If you haven’t already seen the following video that’s making its way around the web, here’s a little ditty that’s helping to get fellow wrimos in the mood.

So, how about it? Are you participating in NaNoWriMo this year? Will you be raring to start as the minute hand slides away from midnight Monday morning? (Does anyone still use those watches and clocks with Mickey Mouse arms or is everything digital now?)

My March Madness

Remember NaNoWriMo — that month-long obsession with writing throughout November? Guess what? Denise Jaden has invited writers to join her for a similar project, March Madnessand I succumbed. Yikes!!

Despite all my revision attempts this past year I haven’t been happy with one of my older manuscripts. March Madness will provide the opportunity for one last (I really want it to be the last) concentrated effort aimed at readying it for submission. I committed to the goal of revising a minimum of one chapter a day, five days a week during March.

There’s motivation and accountability in joining a group endeavour so if you need a little of that to prod you toward some personalized writing goals, mosey on over to Denise’s blog and see what she’s offering.

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Any unattained goals or roadblocks you’d like to admit to while you’re here? Owning up is the first step toward overcoming, so come on, let’s hear it.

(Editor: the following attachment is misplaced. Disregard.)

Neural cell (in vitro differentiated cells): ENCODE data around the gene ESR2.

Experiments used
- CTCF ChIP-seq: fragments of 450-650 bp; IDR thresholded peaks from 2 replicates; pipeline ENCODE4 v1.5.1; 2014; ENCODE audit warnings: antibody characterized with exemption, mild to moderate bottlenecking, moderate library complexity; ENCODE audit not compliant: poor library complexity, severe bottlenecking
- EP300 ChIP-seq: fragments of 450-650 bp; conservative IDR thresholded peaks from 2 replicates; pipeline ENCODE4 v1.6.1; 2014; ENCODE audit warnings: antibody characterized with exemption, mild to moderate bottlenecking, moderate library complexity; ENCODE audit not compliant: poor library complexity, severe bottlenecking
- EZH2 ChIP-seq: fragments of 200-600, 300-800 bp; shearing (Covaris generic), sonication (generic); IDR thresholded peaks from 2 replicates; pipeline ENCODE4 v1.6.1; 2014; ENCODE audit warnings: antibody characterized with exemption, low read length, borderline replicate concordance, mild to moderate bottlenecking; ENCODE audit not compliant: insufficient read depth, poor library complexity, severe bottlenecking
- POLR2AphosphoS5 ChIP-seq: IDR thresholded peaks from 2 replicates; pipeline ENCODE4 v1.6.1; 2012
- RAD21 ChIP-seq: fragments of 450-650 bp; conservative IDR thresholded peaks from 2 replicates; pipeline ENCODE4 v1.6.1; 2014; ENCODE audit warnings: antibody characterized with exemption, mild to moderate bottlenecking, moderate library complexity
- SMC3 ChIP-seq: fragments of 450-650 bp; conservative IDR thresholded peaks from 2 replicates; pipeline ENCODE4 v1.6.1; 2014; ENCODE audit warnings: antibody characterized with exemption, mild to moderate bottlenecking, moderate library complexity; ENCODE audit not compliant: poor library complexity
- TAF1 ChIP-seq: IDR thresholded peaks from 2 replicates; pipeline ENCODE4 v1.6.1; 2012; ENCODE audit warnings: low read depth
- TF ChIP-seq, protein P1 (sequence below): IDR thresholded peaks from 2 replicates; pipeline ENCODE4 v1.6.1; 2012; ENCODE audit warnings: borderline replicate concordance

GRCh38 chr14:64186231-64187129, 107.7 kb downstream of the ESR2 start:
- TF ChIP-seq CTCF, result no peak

Have You Written a Novel?

NaNoWriMo statistics are out and they’re quite remarkable. Worldwide, participation was up 40% from last year and the number of winners, those who reached the 50,000 words, was up 48%. The numbers? 167,150 participants and 32,173 winners writing a total of 2,427,190,537 words. If you’re a stats geek you’ll find all the info here.

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But statistics aren’t what inspired this post. It’s the numbers and the comments from people on the NaNo forums. I never realized how common it is for people to say they’d like to write a book – people who fantasize about the possibility but who never make the attempt, or who might make a start but never see it through because finding that many words is too daunting.

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Think back. If you’ve written a novel, dredge up the thoughts you had the first time you sat chewing the end of your pencil, staring at the blank page.

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When you finally started writing did you know it was going to be a full-length novel? Or if that was your intended destination were you ever intimidated by the impending journey? Did you hit the proverbial brick wall at any point, and think you weren’t going to finish?

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The big question: what made the difference between you being a novelist or a wannabe?